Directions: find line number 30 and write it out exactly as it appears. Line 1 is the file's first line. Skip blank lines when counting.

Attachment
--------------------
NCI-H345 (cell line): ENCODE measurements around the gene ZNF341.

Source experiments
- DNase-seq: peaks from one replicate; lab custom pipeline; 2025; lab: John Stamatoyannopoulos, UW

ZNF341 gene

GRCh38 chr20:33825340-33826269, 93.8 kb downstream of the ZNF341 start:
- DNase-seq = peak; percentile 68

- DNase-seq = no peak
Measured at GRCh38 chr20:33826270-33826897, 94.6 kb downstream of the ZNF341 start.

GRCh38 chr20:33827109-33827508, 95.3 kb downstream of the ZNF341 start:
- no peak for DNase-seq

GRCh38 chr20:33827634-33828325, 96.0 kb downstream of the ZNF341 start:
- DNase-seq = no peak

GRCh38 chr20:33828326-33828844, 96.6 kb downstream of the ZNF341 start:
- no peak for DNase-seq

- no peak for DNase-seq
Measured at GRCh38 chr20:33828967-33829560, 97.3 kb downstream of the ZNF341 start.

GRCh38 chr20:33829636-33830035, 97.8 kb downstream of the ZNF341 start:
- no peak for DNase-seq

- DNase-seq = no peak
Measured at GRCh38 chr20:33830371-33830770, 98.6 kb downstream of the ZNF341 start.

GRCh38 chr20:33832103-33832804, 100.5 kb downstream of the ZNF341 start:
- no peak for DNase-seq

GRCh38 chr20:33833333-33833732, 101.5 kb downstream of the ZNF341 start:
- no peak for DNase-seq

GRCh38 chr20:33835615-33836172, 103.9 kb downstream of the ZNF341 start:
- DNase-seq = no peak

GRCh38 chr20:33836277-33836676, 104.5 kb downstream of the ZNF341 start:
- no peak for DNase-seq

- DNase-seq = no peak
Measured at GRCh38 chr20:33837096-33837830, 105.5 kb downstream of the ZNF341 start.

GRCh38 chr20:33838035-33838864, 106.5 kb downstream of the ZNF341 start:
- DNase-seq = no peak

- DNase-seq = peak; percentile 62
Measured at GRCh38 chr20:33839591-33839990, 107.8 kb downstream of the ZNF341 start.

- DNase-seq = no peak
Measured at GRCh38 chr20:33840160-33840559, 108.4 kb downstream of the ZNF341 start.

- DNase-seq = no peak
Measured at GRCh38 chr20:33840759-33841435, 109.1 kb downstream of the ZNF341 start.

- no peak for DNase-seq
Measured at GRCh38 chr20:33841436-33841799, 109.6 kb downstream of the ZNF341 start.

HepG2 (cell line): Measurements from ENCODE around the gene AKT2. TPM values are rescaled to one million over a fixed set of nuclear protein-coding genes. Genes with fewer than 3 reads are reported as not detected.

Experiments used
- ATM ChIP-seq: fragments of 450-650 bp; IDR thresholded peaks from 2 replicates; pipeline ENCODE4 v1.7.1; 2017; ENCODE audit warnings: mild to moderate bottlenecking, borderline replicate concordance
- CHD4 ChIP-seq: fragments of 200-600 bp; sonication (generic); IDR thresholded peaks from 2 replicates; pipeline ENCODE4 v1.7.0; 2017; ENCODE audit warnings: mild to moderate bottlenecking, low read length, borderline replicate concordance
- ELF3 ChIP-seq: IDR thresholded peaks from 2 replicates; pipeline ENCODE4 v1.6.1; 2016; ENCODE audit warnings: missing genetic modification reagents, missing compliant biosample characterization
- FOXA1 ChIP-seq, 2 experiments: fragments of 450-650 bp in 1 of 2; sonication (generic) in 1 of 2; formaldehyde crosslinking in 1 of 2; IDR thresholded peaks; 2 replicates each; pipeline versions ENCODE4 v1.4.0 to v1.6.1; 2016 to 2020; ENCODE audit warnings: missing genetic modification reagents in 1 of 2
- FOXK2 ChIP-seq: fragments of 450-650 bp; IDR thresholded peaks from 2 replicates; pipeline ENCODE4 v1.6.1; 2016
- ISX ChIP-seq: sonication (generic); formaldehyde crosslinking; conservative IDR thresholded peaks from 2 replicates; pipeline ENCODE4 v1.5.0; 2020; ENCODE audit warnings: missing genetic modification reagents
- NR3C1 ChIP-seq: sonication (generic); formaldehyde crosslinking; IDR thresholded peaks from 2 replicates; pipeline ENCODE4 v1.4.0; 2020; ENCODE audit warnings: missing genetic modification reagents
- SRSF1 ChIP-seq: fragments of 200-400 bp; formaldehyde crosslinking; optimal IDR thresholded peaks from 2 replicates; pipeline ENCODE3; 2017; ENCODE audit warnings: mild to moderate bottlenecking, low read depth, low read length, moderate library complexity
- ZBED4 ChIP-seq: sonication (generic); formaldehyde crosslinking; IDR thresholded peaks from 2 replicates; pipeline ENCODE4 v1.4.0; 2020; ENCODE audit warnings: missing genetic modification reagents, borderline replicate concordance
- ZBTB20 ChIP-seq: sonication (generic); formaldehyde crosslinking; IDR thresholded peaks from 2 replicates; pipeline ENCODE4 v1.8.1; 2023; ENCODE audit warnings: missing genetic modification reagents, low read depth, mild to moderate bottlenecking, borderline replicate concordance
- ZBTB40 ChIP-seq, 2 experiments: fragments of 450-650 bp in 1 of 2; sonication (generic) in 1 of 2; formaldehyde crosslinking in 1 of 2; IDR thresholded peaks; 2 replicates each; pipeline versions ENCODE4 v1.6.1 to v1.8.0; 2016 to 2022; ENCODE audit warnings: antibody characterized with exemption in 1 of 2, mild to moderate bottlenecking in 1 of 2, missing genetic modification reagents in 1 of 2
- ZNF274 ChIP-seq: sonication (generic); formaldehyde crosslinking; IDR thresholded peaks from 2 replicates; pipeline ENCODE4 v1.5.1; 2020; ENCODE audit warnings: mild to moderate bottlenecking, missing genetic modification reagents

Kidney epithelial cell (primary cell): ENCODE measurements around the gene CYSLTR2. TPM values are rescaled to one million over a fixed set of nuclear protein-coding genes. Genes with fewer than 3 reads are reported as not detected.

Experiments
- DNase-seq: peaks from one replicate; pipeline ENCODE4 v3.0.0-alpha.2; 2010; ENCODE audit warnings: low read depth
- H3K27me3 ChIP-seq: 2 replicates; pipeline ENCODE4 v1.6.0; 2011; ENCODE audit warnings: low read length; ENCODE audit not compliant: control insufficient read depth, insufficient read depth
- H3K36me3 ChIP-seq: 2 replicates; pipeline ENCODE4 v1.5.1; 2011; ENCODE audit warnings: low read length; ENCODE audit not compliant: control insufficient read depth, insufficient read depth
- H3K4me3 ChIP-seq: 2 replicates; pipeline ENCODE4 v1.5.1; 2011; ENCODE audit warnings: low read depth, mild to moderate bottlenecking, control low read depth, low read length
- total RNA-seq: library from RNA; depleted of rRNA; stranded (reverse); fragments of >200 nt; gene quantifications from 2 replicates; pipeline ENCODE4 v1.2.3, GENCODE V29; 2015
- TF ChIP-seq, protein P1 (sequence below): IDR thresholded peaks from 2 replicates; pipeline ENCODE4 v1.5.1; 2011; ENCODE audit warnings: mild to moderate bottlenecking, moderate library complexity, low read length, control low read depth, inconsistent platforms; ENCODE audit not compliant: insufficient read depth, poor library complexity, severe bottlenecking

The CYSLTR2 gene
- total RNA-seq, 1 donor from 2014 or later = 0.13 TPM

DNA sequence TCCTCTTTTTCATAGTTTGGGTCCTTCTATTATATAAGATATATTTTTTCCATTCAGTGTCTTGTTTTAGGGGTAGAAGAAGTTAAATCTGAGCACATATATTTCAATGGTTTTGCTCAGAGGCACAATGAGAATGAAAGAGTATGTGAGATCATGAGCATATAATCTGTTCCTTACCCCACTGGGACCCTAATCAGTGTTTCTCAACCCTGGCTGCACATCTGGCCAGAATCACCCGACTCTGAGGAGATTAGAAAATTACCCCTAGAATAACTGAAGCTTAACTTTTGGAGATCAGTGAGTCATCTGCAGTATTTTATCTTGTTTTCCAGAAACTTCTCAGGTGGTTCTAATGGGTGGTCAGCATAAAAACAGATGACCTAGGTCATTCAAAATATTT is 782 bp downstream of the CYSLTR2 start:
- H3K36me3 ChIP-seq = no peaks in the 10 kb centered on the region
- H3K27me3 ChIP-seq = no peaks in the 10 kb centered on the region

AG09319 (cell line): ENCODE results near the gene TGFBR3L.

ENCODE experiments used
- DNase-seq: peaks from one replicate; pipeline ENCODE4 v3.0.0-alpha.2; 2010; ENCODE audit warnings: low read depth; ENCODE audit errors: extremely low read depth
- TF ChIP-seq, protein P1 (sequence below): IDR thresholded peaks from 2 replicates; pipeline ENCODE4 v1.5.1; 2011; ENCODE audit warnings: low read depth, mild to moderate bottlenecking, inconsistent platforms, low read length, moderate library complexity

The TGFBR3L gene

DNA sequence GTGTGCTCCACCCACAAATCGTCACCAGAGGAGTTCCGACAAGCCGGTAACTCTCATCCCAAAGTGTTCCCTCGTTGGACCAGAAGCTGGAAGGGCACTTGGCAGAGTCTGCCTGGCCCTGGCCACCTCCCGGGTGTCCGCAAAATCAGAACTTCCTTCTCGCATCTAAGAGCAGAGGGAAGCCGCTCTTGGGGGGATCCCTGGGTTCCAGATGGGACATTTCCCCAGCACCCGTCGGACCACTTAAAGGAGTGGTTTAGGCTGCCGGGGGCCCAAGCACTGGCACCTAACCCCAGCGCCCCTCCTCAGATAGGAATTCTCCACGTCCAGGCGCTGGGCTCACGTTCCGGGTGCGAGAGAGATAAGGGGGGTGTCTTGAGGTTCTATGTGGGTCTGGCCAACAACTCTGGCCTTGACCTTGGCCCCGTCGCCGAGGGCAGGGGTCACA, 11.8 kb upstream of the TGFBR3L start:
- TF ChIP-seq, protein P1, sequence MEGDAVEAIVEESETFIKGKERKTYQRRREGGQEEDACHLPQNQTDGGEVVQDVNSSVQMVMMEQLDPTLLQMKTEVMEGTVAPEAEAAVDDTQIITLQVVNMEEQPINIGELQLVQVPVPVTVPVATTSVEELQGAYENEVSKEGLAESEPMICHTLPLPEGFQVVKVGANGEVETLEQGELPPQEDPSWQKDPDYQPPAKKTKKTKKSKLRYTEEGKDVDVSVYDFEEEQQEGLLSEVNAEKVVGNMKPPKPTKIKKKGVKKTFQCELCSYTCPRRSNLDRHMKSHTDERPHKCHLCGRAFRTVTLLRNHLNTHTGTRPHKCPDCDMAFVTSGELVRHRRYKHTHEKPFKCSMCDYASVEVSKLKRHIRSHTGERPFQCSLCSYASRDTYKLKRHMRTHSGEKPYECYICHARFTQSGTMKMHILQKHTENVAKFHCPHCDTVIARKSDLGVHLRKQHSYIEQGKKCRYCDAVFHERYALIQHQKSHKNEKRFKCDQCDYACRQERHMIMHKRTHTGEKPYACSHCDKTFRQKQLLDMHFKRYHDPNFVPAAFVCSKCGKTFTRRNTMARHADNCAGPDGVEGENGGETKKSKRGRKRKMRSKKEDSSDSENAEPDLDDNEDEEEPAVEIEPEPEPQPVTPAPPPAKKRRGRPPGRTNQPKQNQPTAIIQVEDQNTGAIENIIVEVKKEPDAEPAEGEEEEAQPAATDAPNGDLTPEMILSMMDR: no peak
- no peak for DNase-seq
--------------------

Measured at GRCh38 chr20:33837096-33837830, 105.5 kb downstream of the ZNF341 start.